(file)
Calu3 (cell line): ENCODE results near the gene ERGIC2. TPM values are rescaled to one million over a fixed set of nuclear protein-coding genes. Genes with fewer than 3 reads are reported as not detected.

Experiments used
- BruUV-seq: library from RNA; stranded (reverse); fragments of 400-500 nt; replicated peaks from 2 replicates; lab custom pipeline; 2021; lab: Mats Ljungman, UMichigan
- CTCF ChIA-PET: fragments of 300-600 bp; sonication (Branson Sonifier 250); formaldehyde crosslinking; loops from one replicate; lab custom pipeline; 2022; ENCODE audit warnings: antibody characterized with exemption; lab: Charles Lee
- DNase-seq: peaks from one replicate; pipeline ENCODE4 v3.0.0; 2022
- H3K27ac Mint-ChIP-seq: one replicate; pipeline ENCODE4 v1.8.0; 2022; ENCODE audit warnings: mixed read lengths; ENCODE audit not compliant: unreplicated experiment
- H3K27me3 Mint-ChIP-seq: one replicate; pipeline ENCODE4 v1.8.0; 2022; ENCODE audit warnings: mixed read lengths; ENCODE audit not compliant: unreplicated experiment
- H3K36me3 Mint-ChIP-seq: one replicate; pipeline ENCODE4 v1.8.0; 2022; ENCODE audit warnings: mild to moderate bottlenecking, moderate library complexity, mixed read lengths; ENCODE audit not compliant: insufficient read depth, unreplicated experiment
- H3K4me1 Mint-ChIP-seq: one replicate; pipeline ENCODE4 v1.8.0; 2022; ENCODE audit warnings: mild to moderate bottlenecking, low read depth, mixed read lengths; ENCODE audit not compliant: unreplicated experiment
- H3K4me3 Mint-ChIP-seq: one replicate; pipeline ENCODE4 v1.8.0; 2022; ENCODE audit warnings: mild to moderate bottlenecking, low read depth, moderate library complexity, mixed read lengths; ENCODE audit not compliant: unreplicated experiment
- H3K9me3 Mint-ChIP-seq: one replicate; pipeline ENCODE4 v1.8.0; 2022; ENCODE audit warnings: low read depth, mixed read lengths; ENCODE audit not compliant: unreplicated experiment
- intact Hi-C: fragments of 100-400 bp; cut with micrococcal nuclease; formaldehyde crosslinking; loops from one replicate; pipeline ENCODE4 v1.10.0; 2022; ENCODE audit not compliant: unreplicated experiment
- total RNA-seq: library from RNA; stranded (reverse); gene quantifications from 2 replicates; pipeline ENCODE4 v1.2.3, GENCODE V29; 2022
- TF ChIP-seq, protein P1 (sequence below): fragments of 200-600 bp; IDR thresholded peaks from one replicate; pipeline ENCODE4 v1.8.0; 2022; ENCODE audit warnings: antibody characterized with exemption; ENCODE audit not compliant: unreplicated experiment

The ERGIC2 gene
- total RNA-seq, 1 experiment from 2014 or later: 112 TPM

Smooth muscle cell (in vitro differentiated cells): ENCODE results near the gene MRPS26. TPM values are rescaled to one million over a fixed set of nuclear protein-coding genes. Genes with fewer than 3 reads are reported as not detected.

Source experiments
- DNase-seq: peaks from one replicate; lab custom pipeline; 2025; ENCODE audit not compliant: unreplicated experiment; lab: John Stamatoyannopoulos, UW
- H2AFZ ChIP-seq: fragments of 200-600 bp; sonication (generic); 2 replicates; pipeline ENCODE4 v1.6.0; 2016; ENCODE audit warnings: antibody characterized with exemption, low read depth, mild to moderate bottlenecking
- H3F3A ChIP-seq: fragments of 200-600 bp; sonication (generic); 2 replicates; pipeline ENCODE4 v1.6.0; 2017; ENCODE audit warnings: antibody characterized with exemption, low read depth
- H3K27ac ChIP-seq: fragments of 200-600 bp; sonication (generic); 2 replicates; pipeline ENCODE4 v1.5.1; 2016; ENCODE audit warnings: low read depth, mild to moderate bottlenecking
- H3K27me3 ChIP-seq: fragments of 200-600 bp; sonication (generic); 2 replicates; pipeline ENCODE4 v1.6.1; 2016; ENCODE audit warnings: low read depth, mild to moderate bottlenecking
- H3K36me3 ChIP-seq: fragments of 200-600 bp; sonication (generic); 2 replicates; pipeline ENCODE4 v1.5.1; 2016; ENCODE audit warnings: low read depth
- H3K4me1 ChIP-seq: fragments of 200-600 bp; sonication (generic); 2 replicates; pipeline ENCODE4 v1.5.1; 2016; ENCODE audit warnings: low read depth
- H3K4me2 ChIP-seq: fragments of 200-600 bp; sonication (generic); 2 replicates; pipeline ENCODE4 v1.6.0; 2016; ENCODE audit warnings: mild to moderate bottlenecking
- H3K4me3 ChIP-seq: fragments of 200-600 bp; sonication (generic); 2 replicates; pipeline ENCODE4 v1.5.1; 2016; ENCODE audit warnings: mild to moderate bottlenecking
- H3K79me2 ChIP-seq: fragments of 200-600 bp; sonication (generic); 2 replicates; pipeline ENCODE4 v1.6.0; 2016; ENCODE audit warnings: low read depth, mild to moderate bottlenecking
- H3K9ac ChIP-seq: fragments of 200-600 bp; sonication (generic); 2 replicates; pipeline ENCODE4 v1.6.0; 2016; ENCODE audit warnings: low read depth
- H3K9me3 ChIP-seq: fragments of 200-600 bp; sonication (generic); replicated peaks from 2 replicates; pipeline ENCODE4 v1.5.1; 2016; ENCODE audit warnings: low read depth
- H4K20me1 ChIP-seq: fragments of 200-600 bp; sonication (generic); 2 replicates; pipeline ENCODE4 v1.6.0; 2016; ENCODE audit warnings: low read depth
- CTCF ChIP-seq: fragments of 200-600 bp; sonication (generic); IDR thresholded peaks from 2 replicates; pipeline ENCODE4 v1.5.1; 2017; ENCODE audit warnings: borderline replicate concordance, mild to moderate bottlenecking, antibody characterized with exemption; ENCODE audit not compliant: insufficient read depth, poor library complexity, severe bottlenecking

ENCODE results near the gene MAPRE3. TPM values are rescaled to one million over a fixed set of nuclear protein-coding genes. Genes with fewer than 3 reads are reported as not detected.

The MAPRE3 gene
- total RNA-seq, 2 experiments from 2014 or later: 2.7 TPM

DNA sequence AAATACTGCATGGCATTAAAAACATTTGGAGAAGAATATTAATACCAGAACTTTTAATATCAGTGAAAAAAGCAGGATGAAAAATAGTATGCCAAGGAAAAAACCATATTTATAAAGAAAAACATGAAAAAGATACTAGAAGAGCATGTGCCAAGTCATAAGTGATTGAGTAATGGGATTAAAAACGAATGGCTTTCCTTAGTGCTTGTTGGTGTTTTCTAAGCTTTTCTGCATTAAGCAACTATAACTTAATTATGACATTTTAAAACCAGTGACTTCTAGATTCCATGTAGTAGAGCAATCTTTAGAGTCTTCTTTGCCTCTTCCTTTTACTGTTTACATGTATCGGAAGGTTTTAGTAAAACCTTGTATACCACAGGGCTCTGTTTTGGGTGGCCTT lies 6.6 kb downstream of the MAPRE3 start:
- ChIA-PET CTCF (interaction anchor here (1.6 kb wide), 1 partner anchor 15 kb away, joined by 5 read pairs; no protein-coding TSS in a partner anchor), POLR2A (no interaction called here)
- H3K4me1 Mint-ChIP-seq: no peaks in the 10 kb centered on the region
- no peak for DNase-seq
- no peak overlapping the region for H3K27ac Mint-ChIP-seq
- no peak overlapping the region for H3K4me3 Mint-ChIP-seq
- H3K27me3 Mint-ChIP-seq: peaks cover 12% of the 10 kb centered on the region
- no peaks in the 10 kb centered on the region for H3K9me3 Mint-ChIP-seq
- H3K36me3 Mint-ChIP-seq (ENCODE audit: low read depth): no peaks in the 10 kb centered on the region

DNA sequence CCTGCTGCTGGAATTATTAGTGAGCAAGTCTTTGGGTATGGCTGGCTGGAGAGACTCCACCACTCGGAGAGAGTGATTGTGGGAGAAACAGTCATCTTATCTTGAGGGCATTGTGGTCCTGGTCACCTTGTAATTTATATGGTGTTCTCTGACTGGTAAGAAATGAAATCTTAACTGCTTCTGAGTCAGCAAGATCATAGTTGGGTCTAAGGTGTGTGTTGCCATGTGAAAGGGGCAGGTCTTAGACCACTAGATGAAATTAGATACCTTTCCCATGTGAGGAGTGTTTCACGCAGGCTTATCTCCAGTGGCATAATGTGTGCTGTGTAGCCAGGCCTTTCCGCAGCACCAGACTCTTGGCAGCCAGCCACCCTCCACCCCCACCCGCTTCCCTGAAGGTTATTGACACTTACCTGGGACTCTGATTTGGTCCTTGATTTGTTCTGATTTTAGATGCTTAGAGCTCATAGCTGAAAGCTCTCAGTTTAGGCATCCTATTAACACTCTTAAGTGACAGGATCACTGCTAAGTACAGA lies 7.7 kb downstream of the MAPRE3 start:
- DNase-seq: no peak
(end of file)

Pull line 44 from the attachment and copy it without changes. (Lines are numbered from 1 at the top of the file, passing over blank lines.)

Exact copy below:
- H3K36me3 Mint-ChIP-seq (ENCODE audit: low read depth): no peaks in the 10 kb centered on the region